Its been fairly easy for me to avoid some of the things I never wanted. For example, it hasnt been too difficult being a sports-hating, childless agnostic in this society. However, schooling and career were/are far trickier. Despite never really appreciating formal education, I somehow wound up with a Masters degree. And despite not wanting a standard career, Im smack-dab in the middle of one- a well-paying, bureaucratic, mind-numbing one at that. I spend the best parts of any given day and the greatest number of hours each week doing things that I dont want to be doing. So what happened? Ill tell you what happened. My damn head happened.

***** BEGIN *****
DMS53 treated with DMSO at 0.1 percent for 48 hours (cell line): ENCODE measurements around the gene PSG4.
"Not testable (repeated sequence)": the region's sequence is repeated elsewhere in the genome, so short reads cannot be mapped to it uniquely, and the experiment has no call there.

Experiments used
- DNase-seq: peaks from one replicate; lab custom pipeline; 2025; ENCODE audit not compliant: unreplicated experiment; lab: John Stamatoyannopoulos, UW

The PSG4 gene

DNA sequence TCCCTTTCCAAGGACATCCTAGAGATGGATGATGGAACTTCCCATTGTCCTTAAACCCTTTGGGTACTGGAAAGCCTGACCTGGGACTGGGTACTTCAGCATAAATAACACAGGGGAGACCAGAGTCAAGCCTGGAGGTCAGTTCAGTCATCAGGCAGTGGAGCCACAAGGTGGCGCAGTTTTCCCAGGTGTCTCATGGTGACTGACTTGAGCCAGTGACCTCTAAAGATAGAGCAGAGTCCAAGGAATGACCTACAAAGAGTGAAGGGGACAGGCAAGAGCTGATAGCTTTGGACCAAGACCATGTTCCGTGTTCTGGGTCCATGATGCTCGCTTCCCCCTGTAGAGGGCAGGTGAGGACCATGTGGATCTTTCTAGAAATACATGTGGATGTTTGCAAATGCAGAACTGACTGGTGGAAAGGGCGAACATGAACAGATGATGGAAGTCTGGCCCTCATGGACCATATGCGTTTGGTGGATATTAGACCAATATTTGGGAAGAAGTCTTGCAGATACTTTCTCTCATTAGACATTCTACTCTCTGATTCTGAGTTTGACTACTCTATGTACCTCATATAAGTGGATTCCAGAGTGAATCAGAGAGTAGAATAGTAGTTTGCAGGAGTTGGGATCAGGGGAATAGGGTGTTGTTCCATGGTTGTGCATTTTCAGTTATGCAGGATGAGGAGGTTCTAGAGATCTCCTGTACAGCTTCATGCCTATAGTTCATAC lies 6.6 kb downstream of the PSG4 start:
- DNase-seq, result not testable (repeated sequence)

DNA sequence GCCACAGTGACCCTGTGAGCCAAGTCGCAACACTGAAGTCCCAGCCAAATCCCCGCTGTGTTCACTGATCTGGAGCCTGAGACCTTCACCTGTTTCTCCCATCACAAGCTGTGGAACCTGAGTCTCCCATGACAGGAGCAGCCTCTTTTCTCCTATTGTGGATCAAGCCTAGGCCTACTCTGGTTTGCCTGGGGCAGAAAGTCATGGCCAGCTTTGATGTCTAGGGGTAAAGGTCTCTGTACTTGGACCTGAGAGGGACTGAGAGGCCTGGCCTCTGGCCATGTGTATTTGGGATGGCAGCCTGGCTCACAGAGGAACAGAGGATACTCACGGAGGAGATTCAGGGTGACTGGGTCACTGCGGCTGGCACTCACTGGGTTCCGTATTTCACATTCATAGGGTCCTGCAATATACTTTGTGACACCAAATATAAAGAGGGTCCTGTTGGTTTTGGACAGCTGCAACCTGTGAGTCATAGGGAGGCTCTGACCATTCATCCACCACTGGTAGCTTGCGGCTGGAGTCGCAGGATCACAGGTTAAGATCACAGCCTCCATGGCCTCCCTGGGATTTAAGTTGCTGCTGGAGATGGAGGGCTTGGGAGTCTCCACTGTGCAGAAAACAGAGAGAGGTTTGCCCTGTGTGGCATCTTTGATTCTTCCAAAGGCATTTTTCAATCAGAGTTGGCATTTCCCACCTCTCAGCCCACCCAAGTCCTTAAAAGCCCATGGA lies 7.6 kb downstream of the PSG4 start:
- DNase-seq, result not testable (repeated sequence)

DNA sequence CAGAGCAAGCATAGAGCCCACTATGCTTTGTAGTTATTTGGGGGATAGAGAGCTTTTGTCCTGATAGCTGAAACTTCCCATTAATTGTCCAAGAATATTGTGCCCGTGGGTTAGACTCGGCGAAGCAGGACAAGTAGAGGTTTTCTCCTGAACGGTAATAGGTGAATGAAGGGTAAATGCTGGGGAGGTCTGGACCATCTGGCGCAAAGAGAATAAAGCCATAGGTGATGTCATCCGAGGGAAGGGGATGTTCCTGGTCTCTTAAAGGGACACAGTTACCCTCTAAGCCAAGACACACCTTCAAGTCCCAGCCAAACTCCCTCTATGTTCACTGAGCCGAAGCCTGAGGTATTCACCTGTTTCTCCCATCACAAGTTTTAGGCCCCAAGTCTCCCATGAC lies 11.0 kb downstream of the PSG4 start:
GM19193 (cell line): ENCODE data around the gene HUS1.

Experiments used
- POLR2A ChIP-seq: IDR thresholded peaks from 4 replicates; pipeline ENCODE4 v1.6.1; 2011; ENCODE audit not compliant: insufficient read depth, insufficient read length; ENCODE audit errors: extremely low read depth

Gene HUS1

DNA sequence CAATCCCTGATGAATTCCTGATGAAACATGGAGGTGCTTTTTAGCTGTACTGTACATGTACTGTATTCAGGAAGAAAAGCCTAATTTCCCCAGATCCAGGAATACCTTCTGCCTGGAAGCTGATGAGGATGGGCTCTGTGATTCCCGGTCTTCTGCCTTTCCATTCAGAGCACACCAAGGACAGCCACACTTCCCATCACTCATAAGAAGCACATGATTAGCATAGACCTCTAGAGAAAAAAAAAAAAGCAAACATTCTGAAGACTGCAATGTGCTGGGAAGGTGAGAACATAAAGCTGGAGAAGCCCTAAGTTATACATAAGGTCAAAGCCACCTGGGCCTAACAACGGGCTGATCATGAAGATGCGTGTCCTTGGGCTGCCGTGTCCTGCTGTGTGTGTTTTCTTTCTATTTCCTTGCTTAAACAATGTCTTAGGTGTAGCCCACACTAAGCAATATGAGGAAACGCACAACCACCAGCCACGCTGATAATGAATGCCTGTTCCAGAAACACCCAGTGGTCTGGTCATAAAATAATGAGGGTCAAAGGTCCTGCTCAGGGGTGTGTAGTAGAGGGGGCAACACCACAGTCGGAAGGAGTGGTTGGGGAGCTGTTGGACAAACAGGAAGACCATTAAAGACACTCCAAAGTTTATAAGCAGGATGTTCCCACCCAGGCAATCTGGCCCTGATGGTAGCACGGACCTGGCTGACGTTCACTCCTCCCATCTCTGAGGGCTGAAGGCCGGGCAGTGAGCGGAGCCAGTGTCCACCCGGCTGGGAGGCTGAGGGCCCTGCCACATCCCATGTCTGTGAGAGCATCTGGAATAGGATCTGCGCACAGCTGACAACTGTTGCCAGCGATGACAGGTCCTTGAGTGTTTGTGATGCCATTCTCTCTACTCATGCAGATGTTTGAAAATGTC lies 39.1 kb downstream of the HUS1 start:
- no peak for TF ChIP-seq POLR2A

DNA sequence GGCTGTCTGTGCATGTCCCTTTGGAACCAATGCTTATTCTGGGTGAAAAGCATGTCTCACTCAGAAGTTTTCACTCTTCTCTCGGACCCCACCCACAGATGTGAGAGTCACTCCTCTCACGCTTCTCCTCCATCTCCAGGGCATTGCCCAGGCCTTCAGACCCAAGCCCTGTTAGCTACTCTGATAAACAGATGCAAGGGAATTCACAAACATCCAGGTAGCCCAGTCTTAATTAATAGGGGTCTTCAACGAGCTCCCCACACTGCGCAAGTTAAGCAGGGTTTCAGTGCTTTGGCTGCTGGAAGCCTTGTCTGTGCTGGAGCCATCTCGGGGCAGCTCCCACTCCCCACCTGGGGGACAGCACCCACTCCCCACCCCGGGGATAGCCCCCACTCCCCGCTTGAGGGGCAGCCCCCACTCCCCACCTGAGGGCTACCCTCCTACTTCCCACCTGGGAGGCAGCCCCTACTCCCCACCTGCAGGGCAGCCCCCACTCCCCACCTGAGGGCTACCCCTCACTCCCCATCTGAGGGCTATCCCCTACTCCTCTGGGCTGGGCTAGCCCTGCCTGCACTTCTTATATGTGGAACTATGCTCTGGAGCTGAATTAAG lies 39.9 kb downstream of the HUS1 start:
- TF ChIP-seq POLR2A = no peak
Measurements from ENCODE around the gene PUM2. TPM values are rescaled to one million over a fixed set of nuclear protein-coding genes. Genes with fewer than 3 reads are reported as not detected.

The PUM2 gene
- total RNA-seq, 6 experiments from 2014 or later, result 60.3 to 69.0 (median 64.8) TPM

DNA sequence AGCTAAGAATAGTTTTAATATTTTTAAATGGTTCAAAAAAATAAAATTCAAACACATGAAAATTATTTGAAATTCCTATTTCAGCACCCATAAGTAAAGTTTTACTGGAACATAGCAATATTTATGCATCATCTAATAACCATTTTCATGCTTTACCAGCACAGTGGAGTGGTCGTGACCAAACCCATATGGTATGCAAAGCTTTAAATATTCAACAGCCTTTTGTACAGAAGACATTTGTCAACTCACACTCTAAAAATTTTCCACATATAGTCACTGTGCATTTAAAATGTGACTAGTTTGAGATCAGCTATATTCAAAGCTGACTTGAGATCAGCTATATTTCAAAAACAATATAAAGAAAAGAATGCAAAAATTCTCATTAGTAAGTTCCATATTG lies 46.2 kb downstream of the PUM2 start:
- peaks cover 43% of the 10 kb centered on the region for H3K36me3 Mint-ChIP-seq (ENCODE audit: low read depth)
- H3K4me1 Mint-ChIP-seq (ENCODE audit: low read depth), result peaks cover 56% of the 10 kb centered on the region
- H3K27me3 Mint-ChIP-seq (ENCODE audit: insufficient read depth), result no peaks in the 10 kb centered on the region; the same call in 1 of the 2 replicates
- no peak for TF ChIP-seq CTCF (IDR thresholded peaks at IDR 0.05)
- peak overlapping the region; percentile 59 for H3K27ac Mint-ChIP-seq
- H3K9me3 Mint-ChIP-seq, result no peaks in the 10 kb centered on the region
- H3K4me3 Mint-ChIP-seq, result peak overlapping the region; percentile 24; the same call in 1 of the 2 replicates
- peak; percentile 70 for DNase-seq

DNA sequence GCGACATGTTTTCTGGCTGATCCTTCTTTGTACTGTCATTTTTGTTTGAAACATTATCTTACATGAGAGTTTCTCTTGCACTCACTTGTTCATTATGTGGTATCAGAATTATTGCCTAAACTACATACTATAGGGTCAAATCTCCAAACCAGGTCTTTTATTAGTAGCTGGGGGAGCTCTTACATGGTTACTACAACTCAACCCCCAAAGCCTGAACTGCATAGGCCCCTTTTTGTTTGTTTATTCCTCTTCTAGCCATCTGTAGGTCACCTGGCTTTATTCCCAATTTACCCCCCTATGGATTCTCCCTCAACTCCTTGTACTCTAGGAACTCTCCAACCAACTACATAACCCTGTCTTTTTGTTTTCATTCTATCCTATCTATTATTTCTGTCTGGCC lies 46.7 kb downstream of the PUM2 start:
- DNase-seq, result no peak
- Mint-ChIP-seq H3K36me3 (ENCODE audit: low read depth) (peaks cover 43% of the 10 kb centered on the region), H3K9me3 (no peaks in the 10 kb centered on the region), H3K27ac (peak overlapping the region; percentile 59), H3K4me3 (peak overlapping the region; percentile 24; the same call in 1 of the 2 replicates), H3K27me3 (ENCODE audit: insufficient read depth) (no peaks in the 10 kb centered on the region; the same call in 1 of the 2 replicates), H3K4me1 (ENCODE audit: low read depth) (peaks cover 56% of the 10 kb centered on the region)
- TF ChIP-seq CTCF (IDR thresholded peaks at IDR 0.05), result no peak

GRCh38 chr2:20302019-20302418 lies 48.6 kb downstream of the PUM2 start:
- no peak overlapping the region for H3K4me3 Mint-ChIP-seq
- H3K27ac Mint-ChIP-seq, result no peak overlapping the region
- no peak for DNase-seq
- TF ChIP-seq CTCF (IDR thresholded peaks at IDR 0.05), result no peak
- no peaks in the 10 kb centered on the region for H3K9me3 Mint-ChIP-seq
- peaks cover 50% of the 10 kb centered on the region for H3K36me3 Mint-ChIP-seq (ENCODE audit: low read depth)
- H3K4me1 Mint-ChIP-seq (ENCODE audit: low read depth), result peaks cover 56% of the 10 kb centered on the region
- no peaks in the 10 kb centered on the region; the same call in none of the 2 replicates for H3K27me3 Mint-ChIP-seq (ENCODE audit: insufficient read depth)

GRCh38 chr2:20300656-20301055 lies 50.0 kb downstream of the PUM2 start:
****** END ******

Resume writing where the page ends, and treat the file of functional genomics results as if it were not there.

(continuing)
I am just now starting to realize how sneaky my head is. Whenever I entertain the idea of doing the things that my heart is screaming for me to do, my head starts telling me why its a bad idea. It tells me that anything I feel in my heart is stupid, juvenile, extreme, rash, impulsive, and destined the lead me to penury. It tells me I should stay cautious, leave myself with as many options as possible, stay in my comfort zones, think, think some more, continue thinking, and then re-think just to make sure Im thinking about thinking the right way.